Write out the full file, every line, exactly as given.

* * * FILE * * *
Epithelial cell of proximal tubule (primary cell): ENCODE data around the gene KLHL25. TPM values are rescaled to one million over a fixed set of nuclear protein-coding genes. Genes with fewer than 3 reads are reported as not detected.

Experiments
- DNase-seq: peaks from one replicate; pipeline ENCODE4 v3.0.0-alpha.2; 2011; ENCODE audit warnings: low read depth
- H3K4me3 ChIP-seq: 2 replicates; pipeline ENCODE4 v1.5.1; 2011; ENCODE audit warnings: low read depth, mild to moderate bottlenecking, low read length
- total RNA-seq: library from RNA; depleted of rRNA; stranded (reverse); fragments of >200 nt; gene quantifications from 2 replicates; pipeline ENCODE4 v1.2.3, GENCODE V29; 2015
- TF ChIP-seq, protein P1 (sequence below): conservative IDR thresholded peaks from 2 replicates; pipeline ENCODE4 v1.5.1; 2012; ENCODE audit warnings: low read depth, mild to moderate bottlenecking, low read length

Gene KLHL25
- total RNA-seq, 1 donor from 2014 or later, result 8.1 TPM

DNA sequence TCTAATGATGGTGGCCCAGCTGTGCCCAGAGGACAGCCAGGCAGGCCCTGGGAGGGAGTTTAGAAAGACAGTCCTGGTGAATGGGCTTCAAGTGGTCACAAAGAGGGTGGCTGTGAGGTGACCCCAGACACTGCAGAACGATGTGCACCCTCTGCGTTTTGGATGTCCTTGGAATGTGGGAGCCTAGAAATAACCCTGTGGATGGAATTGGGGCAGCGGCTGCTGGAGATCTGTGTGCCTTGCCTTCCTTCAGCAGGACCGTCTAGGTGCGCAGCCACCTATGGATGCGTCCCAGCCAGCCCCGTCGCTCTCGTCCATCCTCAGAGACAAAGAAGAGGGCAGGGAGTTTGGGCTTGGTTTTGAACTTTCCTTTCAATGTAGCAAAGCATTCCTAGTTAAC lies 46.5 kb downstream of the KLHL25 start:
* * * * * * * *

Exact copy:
Epithelial cell of proximal tubule (primary cell): ENCODE data around the gene KLHL25. TPM values are rescaled to one million over a fixed set of nuclear protein-coding genes. Genes with fewer than 3 reads are reported as not detected.

Experiments
- DNase-seq: peaks from one replicate; pipeline ENCODE4 v3.0.0-alpha.2; 2011; ENCODE audit warnings: low read depth
- H3K4me3 ChIP-seq: 2 replicates; pipeline ENCODE4 v1.5.1; 2011; ENCODE audit warnings: low read depth, mild to moderate bottlenecking, low read length
- total RNA-seq: library from RNA; depleted of rRNA; stranded (reverse); fragments of >200 nt; gene quantifications from 2 replicates; pipeline ENCODE4 v1.2.3, GENCODE V29; 2015
- TF ChIP-seq, protein P1 (sequence below): conservative IDR thresholded peaks from 2 replicates; pipeline ENCODE4 v1.5.1; 2012; ENCODE audit warnings: low read depth, mild to moderate bottlenecking, low read length

Gene KLHL25
- total RNA-seq, 1 donor from 2014 or later, result 8.1 TPM

DNA sequence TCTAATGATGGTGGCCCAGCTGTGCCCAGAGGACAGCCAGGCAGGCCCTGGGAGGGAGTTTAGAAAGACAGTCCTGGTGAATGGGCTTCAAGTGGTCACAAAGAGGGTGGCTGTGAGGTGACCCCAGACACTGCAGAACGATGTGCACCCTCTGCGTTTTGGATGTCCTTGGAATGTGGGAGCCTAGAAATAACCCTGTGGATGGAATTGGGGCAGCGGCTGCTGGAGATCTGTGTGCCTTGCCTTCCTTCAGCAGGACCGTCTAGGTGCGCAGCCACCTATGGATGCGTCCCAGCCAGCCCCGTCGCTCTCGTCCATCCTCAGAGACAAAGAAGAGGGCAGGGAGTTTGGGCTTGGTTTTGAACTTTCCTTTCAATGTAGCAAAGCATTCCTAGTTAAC lies 46.5 kb downstream of the KLHL25 start: